Although the romantics among us view the sea as the perfect place to have romantic thoughts and encounters, the sea has swallowed up people mercilessly and since time immemorial. Space prevents me from mentioning the worse disasters because they are so numerous and so heart wrenching. The thousands of slaves thrown overboard by cruel Arab slave traders, the thousands of slaves who rowed Spanish, English, French and Dutch warships and went down chained to their benches, the thousands of sailors who went down with their ships as they foundered on uncharted rocks and coasts, the thousands of brave submariners who are entombed forever deep below us. But I will mention one instance where the cruel sea showed her real self, and another when the cruel sea took second place to the cruelty and inhumanity of man: In the battle for Okinawa an American destroyer was sunk by a Japanese submarine. On board were five brothers, the Sullivans, who had insisted they serve together because “together we are invincible.” All five went down with the ship. There have been two destroyers named after them, the U.S.S. Sullivan, and a wonderful film made of their brief lives. The sea was cruel indeed in their case.

The other “incident” took place on the night of April 15, 1912, when the Titanic went down. After the great ship had sunk, the partially filled lifeboats standing by a few hundreds of yards away, never came back. The cries of those swimming aimlessly in the freezing black waters could be clearly heard. But no boat came near. How could any human being fail to heed those cries? They were afraid the lifeboats would be swamped by those in the water. And yet, the most heart-rending part of the whole tragedy was the failure of the boats that were partially filled to pick up the poor souls foundering in the water. They listened to the cries, and still they did not come back. Had they done so, a few hundreds souls would have been saved. This was the real scandal of the Titanic disaster, and where humans showed themselves to be inhuman after all. The sea, after all, can’t help being cruel. Humans can.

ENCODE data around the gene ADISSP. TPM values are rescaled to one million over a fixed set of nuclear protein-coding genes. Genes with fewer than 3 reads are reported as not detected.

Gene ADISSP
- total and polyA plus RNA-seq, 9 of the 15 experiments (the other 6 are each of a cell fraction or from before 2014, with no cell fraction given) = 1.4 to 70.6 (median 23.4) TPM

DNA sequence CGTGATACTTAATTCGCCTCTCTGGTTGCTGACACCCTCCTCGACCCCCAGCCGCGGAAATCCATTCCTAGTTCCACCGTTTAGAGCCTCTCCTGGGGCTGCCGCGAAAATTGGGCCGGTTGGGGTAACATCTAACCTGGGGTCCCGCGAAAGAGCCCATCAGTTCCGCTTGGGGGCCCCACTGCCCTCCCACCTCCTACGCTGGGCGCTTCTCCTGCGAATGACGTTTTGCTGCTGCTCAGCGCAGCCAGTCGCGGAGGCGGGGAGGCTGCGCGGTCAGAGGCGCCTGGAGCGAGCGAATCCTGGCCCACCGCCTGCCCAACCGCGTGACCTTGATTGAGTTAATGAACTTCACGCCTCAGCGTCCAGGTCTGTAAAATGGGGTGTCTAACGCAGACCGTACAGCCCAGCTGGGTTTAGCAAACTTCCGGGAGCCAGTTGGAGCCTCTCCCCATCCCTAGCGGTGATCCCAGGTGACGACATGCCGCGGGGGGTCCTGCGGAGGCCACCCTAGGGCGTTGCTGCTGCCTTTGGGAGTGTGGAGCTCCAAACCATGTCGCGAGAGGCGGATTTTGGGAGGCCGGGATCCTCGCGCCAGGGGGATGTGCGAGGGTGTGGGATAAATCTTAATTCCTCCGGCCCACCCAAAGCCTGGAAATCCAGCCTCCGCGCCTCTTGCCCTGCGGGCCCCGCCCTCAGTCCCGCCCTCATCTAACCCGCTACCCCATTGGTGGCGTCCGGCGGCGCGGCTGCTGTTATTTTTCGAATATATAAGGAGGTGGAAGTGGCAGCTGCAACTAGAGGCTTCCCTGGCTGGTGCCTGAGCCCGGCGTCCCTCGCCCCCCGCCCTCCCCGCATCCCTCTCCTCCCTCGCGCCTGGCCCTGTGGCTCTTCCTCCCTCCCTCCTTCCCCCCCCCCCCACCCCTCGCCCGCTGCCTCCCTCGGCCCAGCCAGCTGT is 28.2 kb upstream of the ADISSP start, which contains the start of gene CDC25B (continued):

So, after sixty years of sailing around the Mediterranean, the sea that once was a border between a civilized world and the barbarian one has become a conduit for Africans to settle Europe. I no longer own a boat but charter every year. My last Bushido was number five, and as I became a geriatric Odysseus the Calypsos and the Sirens stopped materializing. I sailed Bushido mainly around the Ionian isles where my father came from, Zante, Fiore di Levante, the birthplace of Solomos and Italy’s greatest bard, Foscolo. The Ionian was always the bridge between Greece with the rest of Europe, and it encapsulated the beauty of the Greek countryside and the nobility of Venetian architecture, the azure of the sea and the dark green of the cypress trees. I loved Fitzcardo and Assos in Cephalonia, and when I was a boy on board my father’s boat to visit Zakynthos. We’d see Dionyssis Romas and dad’s cousins the Karer family and talk about the past and the Filiki Eteria whom our ancestors belonged to. Well, they’re all gone now, and modern horrors have replaced the Venetian buildings, but the sea remains.


Photos: Getty Images/Ideal Image